Business LeadershipElite Agent

What Are You Afraid of?

There are so many agents who are capable, confident, experienced and well respected, who are still working for someone else. Perhaps it’s time you overcame your fears and backed yourself. Paul Davies takes a look at some of the fears that may be preventing you from ‘taking the leap’ and how to overcome them.

One of the biggest obstacles to establishing your own business is fear. Have you ever thought “I’d like to have my own business but …”? So many people who are capable, confident, experienced and well respected are still working for someone else – and their expertise is making someone else rich. Perhaps it’s time you overcame your fears and backed yourself. Let’s look at what’s holding you back and ways to overcome this.

How will I survive financially?

Fear of failure is an obvious reason and much of this involves financial fear. However, these days establishing your own agency isn’t the exorbitantly expensive exercise it used to be. Our increasingly online-based industry means you no longer need a shop front to have a significant presence. Technology has made marketing cost-effective and so easy to automate, meaning far fewer man-hours required to undertake this process.

Am I good enough?

Fear of not being good enough or knowing enough is another deterrent. You should inherently be able to feel when you have your job wired. When you stop learning from your colleagues and you become the authority, the one that people turn to for advice, then you are likely to be in a position to go it alone. When you have a loyal following of clients, an extensive database network of contacts and enjoy significant referral business then it’s highly likely that you no longer need the backing of an agency and that your name alone will be enough to carry a business.

The industry and clients’ perceptions have changed over the years. Real estate is now very much about the individual rather than the franchise. Being a solo operator isn’t off-putting for clients. In fact, it’s quite the opposite. Clients are enticed by the opportunity to work with the owner of the business – the person who has a vested interest in making sure the very best possible price is achieved.

What if I don’t have enough listings?

Every start-up has to take a risk and will likely take time to gain momentum. So long as your network is solid, you should find that this period is brief. The key is to factor in a few months of reduced income, incase this happens to eventuate, with the ambition that beyond this the sky is the limit – the harder you work, the more you’ll earn and it all goes into your pocket and not to a franchise.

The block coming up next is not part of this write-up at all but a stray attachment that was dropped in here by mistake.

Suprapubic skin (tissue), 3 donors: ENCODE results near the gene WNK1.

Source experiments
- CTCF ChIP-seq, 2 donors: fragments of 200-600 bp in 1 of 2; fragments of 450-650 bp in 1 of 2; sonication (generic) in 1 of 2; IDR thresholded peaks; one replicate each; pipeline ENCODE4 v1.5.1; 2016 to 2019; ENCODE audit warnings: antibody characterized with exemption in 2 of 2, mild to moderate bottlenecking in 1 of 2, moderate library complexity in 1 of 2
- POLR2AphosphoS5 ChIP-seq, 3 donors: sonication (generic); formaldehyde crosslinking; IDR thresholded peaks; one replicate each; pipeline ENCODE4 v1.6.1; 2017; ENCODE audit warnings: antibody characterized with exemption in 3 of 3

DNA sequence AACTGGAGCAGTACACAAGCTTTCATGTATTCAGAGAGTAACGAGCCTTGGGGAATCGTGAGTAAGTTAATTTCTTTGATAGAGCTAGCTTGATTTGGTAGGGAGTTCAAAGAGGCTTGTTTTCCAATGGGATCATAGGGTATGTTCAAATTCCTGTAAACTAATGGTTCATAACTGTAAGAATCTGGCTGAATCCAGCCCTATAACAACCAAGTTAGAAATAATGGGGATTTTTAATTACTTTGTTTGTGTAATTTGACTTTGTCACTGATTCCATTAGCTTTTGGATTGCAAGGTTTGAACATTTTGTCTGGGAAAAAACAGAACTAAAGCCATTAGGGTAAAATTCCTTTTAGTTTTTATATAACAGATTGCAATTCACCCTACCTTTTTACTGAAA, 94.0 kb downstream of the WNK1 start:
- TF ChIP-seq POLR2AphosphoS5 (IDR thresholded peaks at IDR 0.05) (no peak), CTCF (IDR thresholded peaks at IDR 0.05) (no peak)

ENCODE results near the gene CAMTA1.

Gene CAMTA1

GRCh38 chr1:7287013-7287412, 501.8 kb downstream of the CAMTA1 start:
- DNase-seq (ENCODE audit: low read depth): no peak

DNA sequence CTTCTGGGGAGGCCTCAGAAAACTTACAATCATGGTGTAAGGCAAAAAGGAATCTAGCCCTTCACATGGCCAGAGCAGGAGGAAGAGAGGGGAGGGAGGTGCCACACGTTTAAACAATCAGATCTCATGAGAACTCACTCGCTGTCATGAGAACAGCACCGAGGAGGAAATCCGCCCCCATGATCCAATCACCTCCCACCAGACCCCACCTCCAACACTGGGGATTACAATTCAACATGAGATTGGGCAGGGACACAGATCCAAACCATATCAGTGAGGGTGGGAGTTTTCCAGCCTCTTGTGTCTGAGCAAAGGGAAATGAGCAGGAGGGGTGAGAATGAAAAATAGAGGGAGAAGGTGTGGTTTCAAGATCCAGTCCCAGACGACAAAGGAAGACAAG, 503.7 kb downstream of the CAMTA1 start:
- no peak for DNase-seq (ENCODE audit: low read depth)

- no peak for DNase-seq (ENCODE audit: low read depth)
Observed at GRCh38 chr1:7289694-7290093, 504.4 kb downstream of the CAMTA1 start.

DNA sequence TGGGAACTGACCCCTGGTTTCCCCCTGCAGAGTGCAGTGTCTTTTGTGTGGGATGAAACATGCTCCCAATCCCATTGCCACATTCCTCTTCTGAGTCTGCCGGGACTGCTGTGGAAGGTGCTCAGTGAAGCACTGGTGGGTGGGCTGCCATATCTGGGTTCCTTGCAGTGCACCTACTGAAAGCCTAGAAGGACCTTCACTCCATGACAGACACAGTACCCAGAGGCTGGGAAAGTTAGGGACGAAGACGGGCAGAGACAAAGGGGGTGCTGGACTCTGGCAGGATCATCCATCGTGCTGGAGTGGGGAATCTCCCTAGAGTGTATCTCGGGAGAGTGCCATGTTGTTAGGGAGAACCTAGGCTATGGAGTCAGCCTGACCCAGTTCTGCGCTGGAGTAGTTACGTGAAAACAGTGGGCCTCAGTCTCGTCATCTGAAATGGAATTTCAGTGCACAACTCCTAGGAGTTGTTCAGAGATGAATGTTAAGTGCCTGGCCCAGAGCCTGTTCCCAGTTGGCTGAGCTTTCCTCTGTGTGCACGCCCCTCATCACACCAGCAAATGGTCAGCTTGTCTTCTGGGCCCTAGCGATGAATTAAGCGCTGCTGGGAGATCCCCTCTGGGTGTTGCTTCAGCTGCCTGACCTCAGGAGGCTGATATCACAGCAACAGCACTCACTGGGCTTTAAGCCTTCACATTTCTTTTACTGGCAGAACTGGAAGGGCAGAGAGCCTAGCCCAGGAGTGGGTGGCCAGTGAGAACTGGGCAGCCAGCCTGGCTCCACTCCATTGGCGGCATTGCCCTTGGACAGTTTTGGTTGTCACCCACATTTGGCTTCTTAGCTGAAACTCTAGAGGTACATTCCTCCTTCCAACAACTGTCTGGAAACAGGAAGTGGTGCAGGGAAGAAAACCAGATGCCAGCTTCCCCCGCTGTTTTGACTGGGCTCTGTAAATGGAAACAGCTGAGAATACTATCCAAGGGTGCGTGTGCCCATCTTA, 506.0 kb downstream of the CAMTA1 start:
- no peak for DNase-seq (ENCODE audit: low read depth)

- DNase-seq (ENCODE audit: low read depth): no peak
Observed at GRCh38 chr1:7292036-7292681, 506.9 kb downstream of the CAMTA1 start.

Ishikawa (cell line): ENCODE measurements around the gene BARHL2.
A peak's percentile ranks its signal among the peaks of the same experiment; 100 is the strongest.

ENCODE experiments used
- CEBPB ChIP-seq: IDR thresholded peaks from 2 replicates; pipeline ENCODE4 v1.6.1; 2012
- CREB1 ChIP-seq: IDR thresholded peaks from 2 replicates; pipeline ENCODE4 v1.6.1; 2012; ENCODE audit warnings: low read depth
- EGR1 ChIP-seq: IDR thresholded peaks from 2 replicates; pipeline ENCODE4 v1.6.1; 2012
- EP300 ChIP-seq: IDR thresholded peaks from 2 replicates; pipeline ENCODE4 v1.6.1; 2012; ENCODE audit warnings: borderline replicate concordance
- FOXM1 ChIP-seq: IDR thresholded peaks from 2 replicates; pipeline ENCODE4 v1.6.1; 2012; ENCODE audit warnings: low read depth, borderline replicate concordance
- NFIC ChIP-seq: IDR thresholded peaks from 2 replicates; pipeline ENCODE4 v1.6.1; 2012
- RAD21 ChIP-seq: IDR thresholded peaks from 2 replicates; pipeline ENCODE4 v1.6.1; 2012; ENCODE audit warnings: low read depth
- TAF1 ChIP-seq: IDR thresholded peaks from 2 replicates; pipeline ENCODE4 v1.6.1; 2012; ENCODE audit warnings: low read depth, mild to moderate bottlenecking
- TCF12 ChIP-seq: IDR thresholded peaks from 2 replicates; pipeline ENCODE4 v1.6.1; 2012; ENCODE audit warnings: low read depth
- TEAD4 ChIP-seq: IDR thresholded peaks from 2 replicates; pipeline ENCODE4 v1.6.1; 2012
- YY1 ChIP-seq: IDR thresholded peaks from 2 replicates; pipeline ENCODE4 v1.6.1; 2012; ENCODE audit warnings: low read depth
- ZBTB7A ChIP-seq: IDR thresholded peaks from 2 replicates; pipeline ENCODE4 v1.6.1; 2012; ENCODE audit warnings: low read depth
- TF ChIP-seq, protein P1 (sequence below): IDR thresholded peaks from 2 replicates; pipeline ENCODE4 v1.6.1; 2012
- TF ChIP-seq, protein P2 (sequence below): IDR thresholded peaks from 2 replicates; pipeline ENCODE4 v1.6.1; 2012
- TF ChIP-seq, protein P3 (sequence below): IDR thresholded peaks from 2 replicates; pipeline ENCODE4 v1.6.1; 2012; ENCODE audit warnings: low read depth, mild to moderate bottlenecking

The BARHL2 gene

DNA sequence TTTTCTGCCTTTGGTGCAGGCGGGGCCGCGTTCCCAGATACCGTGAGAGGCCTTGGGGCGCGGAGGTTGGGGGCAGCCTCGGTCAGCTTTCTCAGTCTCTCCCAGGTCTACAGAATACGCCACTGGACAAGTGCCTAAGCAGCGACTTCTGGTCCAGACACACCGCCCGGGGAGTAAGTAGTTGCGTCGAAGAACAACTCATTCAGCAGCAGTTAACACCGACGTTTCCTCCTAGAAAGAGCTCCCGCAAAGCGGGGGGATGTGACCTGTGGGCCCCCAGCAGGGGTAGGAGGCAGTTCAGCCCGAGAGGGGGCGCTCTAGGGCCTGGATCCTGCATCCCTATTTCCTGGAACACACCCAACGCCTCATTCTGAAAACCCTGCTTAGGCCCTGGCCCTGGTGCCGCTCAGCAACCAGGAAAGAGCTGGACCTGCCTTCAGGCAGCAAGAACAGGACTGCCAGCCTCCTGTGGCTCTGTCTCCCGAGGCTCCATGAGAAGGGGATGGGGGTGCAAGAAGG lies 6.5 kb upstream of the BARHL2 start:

What if I don’t get the price I’m aiming for?

Not achieving the right price is another fear. If you believe you are a good negotiator, then you are just as likely to achieve great prices working for yourself as you are working within the framework of a franchise. Why is this? Real estate marketing these days is so sophisticated and accessible that broad advertising exposure is available to every agent. The reality is that apart from an agent’s database of contacts, no agency really has a marketing advantage over any other when it comes to marketing methods. Some might have more appealing marketing material, however the same marketing mediums are available to all. The majority of advertising for properties these days is conducted online – around 85% of people use the web as their primary tool for property searches.

The thought of being the boss is a bit scary!

Realistically, one of the biggest fears an agent may face when considering branching out on their own is fear of being the boss. Let’s face it, responsibility can be scary, especially when you are responsible for other people’s livelihoods as well as your own. Being the boss means being 100% accountable, being the end point for all decision-making and being the one who has to pick up the pieces when things go wrong. The key to success in this area is to have systems, checks and processes in place for dealing with certain circumstances and contingency plans as a back up.

Just because you might be an excellent agent, even if you are at the very top of your game, it doesn’t necessarily follow that you will be a great manager. As the boss of your own agency you will be doing a whole lot more than simply selling homes. You will likely have to manage people – that means hiring and firing, which can be a daunting task. The key here is to know your brand and know the culture you want to create. Be definitive about who you want to employ, what you want to achieve and how you want things to operate – that’s why you were keen to run your own show in the first place! Make sure employees’ roles are clearly defined and authorities are outlined.

Never let the fear of failure itself deter you – you’ll never reach the same heights and levels of job satisfaction working for someone else as you potentially will working for yourself. Dig deep and really work out if you believe you have the skills, the client base, the drive and the desire to go it alone. If so, take a risk and give it a try. It’s easier now than ever before and the market is geared up to accommodate solo operators. If you’re smart and work hard you’ll succeed, with no limitations on just how successful you can be.

Paul Davies is the Managing Director of One Agency Group and has almost 40 years of real estate experience to his name. He opened his first office, Ray White Balgowlah in 1986, followed by the acquisition of the highly successful PRDNationwide Mosman, and has also operated several boutique agencies. His experience culminated in the revolutionary idea for One Agency, with the first office opening under the company name in 2007.

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